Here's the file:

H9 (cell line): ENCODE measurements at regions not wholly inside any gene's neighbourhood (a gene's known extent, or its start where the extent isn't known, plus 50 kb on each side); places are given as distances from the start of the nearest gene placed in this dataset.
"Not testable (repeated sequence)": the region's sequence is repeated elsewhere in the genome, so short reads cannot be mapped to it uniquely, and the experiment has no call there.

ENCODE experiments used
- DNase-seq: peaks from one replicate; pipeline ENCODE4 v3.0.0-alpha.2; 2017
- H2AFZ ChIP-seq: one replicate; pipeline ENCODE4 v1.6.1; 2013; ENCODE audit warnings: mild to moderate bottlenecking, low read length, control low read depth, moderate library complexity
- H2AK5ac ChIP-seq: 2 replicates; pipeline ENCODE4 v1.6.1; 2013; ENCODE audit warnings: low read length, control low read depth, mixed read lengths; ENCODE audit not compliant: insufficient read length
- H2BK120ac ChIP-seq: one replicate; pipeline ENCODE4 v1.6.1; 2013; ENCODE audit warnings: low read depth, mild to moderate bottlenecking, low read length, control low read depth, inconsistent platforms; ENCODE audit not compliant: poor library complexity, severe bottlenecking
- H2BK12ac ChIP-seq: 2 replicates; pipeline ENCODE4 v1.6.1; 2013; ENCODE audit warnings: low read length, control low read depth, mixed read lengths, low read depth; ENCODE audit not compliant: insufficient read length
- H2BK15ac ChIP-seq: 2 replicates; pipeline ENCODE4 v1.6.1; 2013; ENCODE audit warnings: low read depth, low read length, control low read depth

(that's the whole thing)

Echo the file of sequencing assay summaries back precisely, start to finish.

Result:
H9 (cell line): ENCODE measurements at regions not wholly inside any gene's neighbourhood (a gene's known extent, or its start where the extent isn't known, plus 50 kb on each side); places are given as distances from the start of the nearest gene placed in this dataset.
"Not testable (repeated sequence)": the region's sequence is repeated elsewhere in the genome, so short reads cannot be mapped to it uniquely, and the experiment has no call there.

ENCODE experiments used
- DNase-seq: peaks from one replicate; pipeline ENCODE4 v3.0.0-alpha.2; 2017
- H2AFZ ChIP-seq: one replicate; pipeline ENCODE4 v1.6.1; 2013; ENCODE audit warnings: mild to moderate bottlenecking, low read length, control low read depth, moderate library complexity
- H2AK5ac ChIP-seq: 2 replicates; pipeline ENCODE4 v1.6.1; 2013; ENCODE audit warnings: low read length, control low read depth, mixed read lengths; ENCODE audit not compliant: insufficient read length
- H2BK120ac ChIP-seq: one replicate; pipeline ENCODE4 v1.6.1; 2013; ENCODE audit warnings: low read depth, mild to moderate bottlenecking, low read length, control low read depth, inconsistent platforms; ENCODE audit not compliant: poor library complexity, severe bottlenecking
- H2BK12ac ChIP-seq: 2 replicates; pipeline ENCODE4 v1.6.1; 2013; ENCODE audit warnings: low read length, control low read depth, mixed read lengths, low read depth; ENCODE audit not compliant: insufficient read length
- H2BK15ac ChIP-seq: 2 replicates; pipeline ENCODE4 v1.6.1; 2013; ENCODE audit warnings: low read depth, low read length, control low read depth